Share, , Google Plus, Pinterest,


Posted in:

The face of breast cancer

By Tricia Collins //

On January 7, 2010, my 44th birthday, I was diagnosed with invasive ductal carcinoma. Invasive ductal carcinoma is the most common form of breast cancer; 80 percent of all breast cancer being this form. As I tell my story, I will share how my faith was an integral part in getting to my current state of remission. I had a normal mammogram just months prior and was shocked to learn that in a six-month span, I had developed a stage 3 cancer. It was pain under my right arm that led me to see a doctor. However, I had noticed a knot prior to this pain that I mistook for a clogged milk duct.

After several doctor’s visits and more mammograms, I found myself slightly sedated and having a biopsy. Prior to the procedure, the radiologist had told me the lump looked very suspicious, but it was during the procedure that his statements really began to hit home. Less than 24 hours later, my husband and I received the awful news. After much discussion, we sought a second opinion. After more mammograms, a breast MRI and another biopsy, we received confirmation that my lymph nodes also were involved.

Although both diagnoses were the same, treatment options were presented. The decisions were nerve-racking. We had three young children at the time, and I wanted to choose the option that would give me the most time with them. Ultimately, we chose to begin chemotherapy quickly, hoping to shrink the tumor before surgery. I had another procedure to place a port that would make it easier to receive chemo. Just a few days after having the port placed, I began my chemotherapy, which was a mixture of three different types of chemotherapy. It was not long after my first treatment that I realized vomiting and losing my hair were the least of my worries. While on chemo, I developed a fever of unknown origin, thrush, mouth sores, sties, peeling skin, neuropathy of my fingers and toes, and had blood transfusions, and several of my toenails fell off. My life became one appointment after another.

It was during this time that I rediscovered the rosary. The rosary is a form of contemplative prayer that centers on the events of Christ’s life. I found that as I prayed and meditated on the life of Jesus, my breathing began to slow and I experienced a peace I have never experienced before. Philipians 4:6-7 (NASB) says, “Be anxious for nothing, but in everything by prayer and supplication with thanksgiving let your request be made known to God. And the peace of God, which surpasses all comprehension, will guard your hearts and your minds in Christ Jesus.” As I meditated, I realized my pain and discomfort were nothing compared to the pain and suffering Jesus endured.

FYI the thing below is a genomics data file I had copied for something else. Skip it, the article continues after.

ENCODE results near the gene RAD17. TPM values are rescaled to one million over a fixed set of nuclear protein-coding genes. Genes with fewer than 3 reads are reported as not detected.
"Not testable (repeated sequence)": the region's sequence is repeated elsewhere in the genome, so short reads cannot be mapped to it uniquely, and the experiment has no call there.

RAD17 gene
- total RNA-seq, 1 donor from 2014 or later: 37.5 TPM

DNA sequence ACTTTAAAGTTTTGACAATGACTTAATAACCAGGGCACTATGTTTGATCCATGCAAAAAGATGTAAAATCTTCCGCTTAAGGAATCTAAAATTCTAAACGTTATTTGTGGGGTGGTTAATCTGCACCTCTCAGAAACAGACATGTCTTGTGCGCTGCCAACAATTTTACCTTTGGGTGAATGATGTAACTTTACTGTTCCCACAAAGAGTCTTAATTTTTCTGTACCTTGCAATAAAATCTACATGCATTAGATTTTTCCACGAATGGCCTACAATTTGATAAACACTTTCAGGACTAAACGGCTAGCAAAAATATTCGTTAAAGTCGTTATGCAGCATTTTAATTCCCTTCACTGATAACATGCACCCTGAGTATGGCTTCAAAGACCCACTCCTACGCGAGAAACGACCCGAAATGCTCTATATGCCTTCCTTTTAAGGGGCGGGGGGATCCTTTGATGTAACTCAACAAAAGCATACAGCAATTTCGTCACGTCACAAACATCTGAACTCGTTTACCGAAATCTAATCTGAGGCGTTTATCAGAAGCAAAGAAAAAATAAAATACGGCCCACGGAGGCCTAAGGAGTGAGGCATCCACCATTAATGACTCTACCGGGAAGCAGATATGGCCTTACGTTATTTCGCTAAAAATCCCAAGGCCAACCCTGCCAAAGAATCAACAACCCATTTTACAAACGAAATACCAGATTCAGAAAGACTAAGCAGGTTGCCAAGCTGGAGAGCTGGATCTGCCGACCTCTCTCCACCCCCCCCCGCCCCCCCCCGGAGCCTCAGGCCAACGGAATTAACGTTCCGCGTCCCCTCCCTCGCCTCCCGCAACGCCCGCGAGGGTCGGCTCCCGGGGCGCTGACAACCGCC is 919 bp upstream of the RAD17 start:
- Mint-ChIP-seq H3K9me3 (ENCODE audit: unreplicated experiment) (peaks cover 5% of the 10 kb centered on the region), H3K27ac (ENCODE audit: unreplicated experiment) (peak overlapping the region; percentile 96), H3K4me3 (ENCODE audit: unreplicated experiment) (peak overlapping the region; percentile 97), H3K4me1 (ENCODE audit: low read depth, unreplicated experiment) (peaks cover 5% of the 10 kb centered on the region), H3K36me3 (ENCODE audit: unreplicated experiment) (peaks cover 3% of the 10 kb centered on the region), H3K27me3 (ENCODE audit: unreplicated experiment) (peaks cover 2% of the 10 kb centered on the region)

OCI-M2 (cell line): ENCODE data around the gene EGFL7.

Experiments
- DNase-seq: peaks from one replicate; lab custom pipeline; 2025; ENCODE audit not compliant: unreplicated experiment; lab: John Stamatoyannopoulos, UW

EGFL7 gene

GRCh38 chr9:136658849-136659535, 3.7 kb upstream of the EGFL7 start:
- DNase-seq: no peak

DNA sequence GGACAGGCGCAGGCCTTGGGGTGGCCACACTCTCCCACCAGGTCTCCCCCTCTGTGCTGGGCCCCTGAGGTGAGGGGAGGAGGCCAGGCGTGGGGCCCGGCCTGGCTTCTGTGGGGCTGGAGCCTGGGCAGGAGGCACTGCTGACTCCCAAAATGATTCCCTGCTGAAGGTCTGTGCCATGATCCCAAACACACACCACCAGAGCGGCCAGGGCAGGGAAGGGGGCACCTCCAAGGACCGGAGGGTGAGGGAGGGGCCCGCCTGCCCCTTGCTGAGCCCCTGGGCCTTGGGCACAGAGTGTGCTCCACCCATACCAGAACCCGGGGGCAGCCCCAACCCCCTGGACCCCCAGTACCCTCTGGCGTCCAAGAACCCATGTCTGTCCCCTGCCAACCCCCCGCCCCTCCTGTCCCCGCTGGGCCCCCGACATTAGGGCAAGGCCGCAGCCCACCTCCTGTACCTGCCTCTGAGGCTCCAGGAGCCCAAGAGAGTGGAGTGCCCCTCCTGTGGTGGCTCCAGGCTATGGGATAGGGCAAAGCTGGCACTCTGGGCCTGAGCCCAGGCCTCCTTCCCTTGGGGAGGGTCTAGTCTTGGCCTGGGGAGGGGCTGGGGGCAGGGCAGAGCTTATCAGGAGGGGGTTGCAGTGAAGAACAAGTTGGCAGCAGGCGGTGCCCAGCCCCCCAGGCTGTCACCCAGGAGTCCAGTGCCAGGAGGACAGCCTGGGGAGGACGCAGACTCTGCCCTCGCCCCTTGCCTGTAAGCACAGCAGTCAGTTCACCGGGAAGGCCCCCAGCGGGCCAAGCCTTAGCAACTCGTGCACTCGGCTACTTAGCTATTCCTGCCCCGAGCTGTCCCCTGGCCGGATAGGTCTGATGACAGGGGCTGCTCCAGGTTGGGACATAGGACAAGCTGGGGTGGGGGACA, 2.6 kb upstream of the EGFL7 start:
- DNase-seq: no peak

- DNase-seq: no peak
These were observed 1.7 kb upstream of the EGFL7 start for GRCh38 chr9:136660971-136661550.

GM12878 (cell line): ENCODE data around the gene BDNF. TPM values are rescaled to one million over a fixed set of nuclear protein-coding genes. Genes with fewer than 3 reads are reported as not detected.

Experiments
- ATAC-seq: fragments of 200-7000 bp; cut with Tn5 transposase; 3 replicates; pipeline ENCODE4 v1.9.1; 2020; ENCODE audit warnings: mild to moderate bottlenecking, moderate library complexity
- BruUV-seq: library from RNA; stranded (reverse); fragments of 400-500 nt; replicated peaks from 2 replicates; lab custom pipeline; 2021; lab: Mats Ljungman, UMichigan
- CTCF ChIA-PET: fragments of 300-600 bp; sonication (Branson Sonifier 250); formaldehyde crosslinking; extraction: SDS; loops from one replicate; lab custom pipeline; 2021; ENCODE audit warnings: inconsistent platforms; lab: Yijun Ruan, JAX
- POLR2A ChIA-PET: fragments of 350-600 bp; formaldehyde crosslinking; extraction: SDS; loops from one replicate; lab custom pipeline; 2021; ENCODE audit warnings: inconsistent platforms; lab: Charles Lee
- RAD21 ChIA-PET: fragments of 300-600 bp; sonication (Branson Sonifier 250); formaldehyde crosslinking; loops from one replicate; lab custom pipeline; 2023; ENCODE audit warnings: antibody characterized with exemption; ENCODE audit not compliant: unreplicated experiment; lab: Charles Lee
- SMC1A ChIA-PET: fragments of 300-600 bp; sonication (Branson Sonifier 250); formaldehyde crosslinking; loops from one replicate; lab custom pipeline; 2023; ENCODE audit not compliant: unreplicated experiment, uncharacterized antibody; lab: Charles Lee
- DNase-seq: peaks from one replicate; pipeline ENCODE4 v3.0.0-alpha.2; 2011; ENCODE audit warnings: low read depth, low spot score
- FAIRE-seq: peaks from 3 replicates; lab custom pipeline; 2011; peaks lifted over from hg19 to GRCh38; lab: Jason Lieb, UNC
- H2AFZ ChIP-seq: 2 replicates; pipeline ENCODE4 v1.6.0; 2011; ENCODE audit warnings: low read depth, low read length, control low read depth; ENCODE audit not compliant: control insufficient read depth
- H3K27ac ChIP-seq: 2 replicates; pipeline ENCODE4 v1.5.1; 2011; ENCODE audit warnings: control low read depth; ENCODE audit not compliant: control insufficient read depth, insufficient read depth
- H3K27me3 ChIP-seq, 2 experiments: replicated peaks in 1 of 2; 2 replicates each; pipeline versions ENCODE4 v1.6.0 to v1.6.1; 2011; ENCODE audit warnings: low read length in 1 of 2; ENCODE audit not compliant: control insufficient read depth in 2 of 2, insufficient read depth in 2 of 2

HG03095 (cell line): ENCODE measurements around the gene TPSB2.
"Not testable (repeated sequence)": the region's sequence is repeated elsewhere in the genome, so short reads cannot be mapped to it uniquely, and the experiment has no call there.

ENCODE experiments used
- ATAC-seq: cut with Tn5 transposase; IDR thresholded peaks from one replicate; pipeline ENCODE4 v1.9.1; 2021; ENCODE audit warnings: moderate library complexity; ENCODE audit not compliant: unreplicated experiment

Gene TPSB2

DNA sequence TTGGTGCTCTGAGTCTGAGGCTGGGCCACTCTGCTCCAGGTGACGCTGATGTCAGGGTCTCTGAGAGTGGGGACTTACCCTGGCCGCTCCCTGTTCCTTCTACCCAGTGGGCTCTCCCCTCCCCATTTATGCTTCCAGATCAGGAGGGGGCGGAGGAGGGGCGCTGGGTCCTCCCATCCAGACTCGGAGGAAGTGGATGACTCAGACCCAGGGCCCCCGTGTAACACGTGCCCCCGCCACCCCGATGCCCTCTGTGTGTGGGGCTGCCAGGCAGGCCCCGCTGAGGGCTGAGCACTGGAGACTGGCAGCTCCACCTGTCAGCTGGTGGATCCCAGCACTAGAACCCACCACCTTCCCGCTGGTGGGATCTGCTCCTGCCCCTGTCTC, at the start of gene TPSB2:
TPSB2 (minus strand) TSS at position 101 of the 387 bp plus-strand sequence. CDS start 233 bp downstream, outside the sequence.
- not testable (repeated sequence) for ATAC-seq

On Monday, April 5, 2010 (the day after Easter), I had my first mastectomy. The painful recovery of this surgery was the worst pain I had endured. When I was first diagnosed with breast cancer, I was given a First Class Relic of Blessed Francis Xavier Seelos from my daughter’s teacher. We discovered that the National Shrine of Blessed Francis Xavier Seelos was on Josephine St. in New Orleans. Not far from my doctor’s office. My husband and I began making regular trips to ask for intercessory prayer. Our prayers were answered! Not long after my surgery, we received news that the chemotherapy had eradicated all visible cancer cells.

One of the things I noticed during my ordeal was that there was an outpouring of support early on in my diagnosis and treatment, but this evaporated over time. It became clear that while outward signs of my illness were present, people were supportive. However, as my hair grew back, people were unaware of my ongoing struggle in my recovery. My treatment did not end with that mastectomy as most people would assume. I endured radiation and several more surgeries until the reconstruction was complete. Because of the involvement of my lymph nodes and the invasiveness of the surgeries, I needed extensive occupational therapy in order to regain function of my right arm. It was only those intimately involved in my treatment who were aware of my continued suffering.

It was my faith and the faith of others that helped me cope with the suffering. I know that God was with me through it all, and my illness brought me closer to God.